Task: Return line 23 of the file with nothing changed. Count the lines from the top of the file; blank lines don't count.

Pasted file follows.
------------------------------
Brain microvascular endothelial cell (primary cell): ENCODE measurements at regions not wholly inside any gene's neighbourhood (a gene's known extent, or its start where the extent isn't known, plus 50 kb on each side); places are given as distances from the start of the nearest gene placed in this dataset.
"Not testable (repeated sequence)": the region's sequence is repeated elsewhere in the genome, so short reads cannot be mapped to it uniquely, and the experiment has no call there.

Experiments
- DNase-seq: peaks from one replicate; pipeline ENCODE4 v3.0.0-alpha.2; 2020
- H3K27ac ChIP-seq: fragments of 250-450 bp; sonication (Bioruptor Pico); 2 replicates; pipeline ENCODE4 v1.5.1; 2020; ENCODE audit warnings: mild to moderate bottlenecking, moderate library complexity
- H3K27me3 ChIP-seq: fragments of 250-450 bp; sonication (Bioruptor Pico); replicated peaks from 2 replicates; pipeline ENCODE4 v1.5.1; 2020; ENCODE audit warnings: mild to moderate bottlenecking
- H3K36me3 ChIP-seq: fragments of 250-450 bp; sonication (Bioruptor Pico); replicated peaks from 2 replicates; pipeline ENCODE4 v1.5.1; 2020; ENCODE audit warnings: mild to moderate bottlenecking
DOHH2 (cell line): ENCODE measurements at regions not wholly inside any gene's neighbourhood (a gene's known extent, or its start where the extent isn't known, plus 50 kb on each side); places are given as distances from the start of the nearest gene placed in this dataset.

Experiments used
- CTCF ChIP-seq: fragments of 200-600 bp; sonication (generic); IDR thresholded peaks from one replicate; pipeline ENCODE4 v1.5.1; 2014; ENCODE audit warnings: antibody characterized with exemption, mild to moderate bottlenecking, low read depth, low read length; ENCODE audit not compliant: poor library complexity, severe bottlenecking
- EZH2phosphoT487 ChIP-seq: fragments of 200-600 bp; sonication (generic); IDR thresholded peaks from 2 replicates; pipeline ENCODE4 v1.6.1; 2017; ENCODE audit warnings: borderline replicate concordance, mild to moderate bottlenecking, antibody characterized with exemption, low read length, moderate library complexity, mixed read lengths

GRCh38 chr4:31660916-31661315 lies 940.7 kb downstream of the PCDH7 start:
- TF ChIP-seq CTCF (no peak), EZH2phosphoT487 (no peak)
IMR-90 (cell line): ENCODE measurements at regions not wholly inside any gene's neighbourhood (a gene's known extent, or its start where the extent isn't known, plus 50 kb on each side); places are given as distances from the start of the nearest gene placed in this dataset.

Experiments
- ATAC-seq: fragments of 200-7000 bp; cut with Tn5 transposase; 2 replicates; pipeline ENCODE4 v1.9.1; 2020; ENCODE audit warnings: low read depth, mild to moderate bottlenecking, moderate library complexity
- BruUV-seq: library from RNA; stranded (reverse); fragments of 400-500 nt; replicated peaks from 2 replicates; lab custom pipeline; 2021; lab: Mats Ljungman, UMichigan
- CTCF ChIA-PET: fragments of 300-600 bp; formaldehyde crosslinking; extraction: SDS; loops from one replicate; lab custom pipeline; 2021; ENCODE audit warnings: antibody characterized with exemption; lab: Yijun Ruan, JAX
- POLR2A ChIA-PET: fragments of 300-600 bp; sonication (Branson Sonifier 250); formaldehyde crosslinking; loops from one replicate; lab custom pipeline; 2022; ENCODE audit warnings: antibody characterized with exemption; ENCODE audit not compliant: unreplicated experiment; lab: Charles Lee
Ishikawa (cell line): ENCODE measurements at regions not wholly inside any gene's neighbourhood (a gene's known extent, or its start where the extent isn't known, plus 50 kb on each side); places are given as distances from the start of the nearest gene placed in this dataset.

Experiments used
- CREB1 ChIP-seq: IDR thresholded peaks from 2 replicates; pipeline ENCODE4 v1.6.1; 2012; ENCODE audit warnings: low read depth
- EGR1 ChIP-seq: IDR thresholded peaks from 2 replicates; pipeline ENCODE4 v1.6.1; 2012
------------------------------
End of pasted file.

- EGR1 ChIP-seq: IDR thresholded peaks from 2 replicates; pipeline ENCODE4 v1.6.1; 2012